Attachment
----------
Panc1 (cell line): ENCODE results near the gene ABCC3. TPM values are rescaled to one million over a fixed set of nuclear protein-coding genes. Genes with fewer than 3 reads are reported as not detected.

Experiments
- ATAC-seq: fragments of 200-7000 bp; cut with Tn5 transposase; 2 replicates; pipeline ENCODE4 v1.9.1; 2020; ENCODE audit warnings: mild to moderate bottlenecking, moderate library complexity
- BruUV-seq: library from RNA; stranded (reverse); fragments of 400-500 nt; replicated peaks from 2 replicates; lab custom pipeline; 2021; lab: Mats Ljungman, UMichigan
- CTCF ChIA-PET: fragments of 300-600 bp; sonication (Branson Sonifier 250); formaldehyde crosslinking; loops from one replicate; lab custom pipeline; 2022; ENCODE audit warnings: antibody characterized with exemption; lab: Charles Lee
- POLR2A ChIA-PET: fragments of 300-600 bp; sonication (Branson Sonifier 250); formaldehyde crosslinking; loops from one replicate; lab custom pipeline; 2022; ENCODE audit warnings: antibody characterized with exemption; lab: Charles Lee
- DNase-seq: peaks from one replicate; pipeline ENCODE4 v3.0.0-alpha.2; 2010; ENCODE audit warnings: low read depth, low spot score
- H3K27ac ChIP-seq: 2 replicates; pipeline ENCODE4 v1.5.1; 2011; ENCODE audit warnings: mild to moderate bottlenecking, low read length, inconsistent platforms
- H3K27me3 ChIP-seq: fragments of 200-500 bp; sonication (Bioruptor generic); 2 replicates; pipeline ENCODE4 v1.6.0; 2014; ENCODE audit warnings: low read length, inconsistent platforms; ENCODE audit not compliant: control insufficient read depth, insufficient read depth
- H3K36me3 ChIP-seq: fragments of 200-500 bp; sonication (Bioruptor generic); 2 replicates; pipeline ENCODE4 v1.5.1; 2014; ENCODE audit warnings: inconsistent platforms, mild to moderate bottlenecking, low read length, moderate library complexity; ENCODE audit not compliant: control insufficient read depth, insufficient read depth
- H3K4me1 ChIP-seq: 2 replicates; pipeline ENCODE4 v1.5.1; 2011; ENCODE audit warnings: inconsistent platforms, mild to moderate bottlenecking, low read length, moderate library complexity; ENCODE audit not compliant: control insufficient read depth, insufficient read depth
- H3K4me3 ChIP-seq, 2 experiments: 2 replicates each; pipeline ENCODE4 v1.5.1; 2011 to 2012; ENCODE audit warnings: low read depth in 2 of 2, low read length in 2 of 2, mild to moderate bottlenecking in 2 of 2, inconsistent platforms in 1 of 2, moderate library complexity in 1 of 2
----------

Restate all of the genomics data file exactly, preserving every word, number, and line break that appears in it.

Panc1 (cell line): ENCODE results near the gene ABCC3. TPM values are rescaled to one million over a fixed set of nuclear protein-coding genes. Genes with fewer than 3 reads are reported as not detected.

Experiments
- ATAC-seq: fragments of 200-7000 bp; cut with Tn5 transposase; 2 replicates; pipeline ENCODE4 v1.9.1; 2020; ENCODE audit warnings: mild to moderate bottlenecking, moderate library complexity
- BruUV-seq: library from RNA; stranded (reverse); fragments of 400-500 nt; replicated peaks from 2 replicates; lab custom pipeline; 2021; lab: Mats Ljungman, UMichigan
- CTCF ChIA-PET: fragments of 300-600 bp; sonication (Branson Sonifier 250); formaldehyde crosslinking; loops from one replicate; lab custom pipeline; 2022; ENCODE audit warnings: antibody characterized with exemption; lab: Charles Lee
- POLR2A ChIA-PET: fragments of 300-600 bp; sonication (Branson Sonifier 250); formaldehyde crosslinking; loops from one replicate; lab custom pipeline; 2022; ENCODE audit warnings: antibody characterized with exemption; lab: Charles Lee
- DNase-seq: peaks from one replicate; pipeline ENCODE4 v3.0.0-alpha.2; 2010; ENCODE audit warnings: low read depth, low spot score
- H3K27ac ChIP-seq: 2 replicates; pipeline ENCODE4 v1.5.1; 2011; ENCODE audit warnings: mild to moderate bottlenecking, low read length, inconsistent platforms
- H3K27me3 ChIP-seq: fragments of 200-500 bp; sonication (Bioruptor generic); 2 replicates; pipeline ENCODE4 v1.6.0; 2014; ENCODE audit warnings: low read length, inconsistent platforms; ENCODE audit not compliant: control insufficient read depth, insufficient read depth
- H3K36me3 ChIP-seq: fragments of 200-500 bp; sonication (Bioruptor generic); 2 replicates; pipeline ENCODE4 v1.5.1; 2014; ENCODE audit warnings: inconsistent platforms, mild to moderate bottlenecking, low read length, moderate library complexity; ENCODE audit not compliant: control insufficient read depth, insufficient read depth
- H3K4me1 ChIP-seq: 2 replicates; pipeline ENCODE4 v1.5.1; 2011; ENCODE audit warnings: inconsistent platforms, mild to moderate bottlenecking, low read length, moderate library complexity; ENCODE audit not compliant: control insufficient read depth, insufficient read depth
- H3K4me3 ChIP-seq, 2 experiments: 2 replicates each; pipeline ENCODE4 v1.5.1; 2011 to 2012; ENCODE audit warnings: low read depth in 2 of 2, low read length in 2 of 2, mild to moderate bottlenecking in 2 of 2, inconsistent platforms in 1 of 2, moderate library complexity in 1 of 2